The 192nd Tank Battalion was sent to Camp Polk, Louisiana, in the late summer of 1941, to take part in maneuvers from September 1 through 30, 1941. The soldiers rode trucks to the maneuvers while their tanks and other equipment were sent by trains. HQ Company’s job during the maneuvers was to keep the letter companies supplied with fuel and make tank repairs. The tanks held defensive positions and usually were held in reserve by the higher headquarters. For the first time, the tanks were used to counter-attack and in support of infantry and held defensive positions. Some men felt that the tanks were finally being used like they should be used and not as “mobile pillboxes.”
The maneuvers were described by other men as being awakened at 4:30 A.M. and sent to an area to engage an imaginary enemy. After engaging the enemy, the tanks withdrew to another area. The crews had no idea what they were doing most of the time because they were never told anything by the higher-ups. A number of men felt that they just rode around in their tanks a lot.
During their training at Ft. Knox, the tankers were taught that they should never attack an anti-tank gun head-on. One day during the maneuvers, their commanding general threw away the entire battalion doing just that. After sitting out a period of time, the battalion resumed the maneuvers. At some point, the battalion also went from fighting in the Red Army to fighting for the Blue Army.
The major problem for the tanks was the sandy soil. On several occasions, tanks were parked and the crews walked away from them. When they returned, the tanks had sunk into the sandy soil up to their hauls. To get them out, other tanks were brought in and attempted to pull them out. If that didn’t work, the tankers brought a tank wrecker to pull the tank out from Camp Polk.
The one good thing that came out of the maneuvers was that the tank crews learned how to move at night. At Ft. Knox this was never done. Without knowing it, the night movements were preparing them for what they would do in the Philippines since most of the battalion’s movements there were made at night. The drivers learned how to drive at night and to take instructions from their tank commanders who had a better view from the turret. A number of motorcycle riders from other tank units were killed because they were riding their bikes without headlights on which meant they could not see obstacles in front of their bikes. When they hit something they fell to the ground and the tanks following them went over them. This happened several times before the motorcycle riders were ordered to turn on their headlights.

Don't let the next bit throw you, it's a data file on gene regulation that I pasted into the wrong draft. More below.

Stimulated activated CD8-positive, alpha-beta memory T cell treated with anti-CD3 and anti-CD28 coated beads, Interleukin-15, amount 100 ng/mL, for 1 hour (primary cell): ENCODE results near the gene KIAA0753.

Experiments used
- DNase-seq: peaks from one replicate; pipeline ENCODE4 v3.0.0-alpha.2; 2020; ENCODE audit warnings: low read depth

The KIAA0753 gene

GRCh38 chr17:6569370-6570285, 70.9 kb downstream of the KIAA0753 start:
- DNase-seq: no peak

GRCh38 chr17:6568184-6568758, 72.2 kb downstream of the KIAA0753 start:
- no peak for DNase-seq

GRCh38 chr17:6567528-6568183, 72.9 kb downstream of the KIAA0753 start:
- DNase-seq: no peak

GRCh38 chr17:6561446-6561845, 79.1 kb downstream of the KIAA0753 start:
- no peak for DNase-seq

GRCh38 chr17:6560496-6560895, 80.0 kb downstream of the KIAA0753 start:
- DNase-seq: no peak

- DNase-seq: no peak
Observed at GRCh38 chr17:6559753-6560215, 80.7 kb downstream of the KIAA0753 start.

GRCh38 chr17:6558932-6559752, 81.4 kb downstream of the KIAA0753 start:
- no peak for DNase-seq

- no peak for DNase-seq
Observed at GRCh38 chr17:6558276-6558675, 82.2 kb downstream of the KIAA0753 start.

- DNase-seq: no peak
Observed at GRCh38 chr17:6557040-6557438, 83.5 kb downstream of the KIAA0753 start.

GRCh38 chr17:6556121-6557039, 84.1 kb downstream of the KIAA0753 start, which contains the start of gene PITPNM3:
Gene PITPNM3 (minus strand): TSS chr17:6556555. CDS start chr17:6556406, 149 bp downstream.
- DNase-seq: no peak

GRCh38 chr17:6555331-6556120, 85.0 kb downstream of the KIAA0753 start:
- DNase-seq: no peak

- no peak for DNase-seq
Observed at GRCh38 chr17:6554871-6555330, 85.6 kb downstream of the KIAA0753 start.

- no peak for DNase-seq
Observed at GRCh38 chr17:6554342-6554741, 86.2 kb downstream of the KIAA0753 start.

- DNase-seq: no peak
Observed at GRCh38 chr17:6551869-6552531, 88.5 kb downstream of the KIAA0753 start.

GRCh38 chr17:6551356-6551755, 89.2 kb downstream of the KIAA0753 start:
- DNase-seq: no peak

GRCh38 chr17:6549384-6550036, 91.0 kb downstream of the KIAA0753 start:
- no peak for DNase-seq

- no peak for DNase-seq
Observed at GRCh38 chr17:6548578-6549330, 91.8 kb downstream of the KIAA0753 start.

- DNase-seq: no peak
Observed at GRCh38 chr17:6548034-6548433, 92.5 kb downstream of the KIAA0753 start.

One of the major problems was snake bites. It appeared that every other man was bitten at some point by a snake. The platoon commanders carried a snakebit kit that was used to create a vacuum to suck the poison out of the bite. The bites were the result of the nights cooling down and snakes crawling under the soldiers’ bedrolls for warmth while the soldiers were sleeping on them.
There was one multicolored snake – about eight inches long – that was beautiful to look at, but if it bit a man he was dead. The good thing was that these snakes would not just strike at the man but only struck if the man forced himself on it. When the soldiers woke up in the morning they would carefully pick up their bedrolls to see if there were any snakes under them. To avoid being bitten, men slept on the two and a half-ton trucks or on or in the tanks. Another trick the soldiers learned was to dig a small trench around their tents and lay rope in the trench. The burs on the rope kept the snakes from entering the tents. The snakes were not a problem if the night was warm.
They also had a problem with the wild hogs in the area. In the middle of the night while the men were sleeping in their tents they would suddenly hear hogs squealing. The hogs would run into the tents pushing on them until they took them down and dragged them away.
The food was also not very good since the air was always damp which made it hard to get a fire started. Many of their meals were C ration meals of beans or chili that they choked down. Washing clothes was done when the men had a chance. They did this by finding a creek, looking for alligators, and if there were none, taking a bar of soap and scrubbing whatever they were washing. Clothes were usually washed once a week or once every two weeks.
It was after these maneuvers that the battalion was ordered to Camp Polk, Louisiana, instead of returning to Ft. Knox as they had expected. On the side of a hill, the battalion learned it was being sent overseas as part of Operation PLUM. Within hours, the tankers believed they had figured out that PLUM stood for the Philippines, Luzon, and Manila. There is no proof that this was true. Those men 29 years old, or older, were allowed to resign from federal service and were replaced by men of the 753rd Tank Battalion, and the battalion received the tanks from the 3rd Armor Division and 753rd.